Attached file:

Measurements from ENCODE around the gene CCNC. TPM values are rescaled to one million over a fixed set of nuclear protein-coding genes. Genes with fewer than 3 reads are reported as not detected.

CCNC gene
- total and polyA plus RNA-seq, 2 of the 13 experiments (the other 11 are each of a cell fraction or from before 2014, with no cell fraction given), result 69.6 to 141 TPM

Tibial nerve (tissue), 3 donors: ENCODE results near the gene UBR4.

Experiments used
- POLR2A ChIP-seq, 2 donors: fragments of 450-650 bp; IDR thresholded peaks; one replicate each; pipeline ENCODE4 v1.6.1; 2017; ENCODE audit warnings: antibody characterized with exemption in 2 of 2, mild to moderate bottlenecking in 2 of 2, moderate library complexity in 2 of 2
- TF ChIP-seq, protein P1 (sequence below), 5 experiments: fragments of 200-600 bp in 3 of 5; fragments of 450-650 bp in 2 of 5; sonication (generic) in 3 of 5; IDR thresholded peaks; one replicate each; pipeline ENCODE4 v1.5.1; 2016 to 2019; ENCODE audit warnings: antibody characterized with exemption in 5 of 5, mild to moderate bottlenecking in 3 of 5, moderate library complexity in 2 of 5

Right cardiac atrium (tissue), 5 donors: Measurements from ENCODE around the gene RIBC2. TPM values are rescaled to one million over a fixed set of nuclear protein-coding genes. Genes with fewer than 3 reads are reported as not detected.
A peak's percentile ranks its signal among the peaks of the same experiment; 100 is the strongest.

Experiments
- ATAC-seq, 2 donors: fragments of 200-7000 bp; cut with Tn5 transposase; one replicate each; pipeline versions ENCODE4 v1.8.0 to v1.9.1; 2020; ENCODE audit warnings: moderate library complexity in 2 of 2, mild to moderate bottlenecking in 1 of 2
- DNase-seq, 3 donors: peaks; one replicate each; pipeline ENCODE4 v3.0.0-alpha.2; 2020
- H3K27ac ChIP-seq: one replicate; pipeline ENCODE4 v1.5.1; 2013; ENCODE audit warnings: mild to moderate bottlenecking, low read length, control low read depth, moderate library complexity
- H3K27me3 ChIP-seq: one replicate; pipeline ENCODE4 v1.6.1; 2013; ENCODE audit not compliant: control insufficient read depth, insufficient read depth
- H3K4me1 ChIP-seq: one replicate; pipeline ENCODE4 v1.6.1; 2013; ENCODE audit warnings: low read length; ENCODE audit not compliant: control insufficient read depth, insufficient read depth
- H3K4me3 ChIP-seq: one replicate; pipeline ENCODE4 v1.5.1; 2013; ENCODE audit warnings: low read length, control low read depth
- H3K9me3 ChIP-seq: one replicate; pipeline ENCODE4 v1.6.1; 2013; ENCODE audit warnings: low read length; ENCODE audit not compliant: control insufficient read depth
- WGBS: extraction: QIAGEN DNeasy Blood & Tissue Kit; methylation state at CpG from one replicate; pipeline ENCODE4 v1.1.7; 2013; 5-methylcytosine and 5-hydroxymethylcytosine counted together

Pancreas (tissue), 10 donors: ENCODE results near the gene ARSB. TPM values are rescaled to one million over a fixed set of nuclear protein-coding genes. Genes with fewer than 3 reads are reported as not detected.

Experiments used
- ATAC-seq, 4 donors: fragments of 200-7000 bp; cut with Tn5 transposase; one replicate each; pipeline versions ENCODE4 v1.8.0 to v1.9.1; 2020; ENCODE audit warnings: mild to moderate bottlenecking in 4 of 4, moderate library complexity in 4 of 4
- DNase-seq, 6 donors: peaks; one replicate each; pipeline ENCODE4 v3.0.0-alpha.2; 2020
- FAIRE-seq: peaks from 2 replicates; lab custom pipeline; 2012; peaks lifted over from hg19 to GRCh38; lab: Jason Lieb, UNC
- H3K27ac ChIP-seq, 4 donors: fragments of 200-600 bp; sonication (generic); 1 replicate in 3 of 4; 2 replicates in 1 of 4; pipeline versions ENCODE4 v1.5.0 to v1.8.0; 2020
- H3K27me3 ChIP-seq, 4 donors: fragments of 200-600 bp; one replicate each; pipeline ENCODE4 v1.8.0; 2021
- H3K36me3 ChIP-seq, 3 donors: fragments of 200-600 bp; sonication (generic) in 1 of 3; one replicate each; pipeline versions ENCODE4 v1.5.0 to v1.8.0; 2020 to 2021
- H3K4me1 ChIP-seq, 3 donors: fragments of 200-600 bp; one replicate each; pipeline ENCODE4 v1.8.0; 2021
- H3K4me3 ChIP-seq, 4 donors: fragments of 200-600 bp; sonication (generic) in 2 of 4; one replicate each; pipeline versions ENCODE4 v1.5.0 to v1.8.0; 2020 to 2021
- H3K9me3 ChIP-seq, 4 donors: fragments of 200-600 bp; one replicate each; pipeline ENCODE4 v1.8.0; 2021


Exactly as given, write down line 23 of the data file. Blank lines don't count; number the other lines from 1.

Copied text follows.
- FAIRE-seq: peaks from 2 replicates; lab custom pipeline; 2012; peaks lifted over from hg19 to GRCh38; lab: Jason Lieb, UNC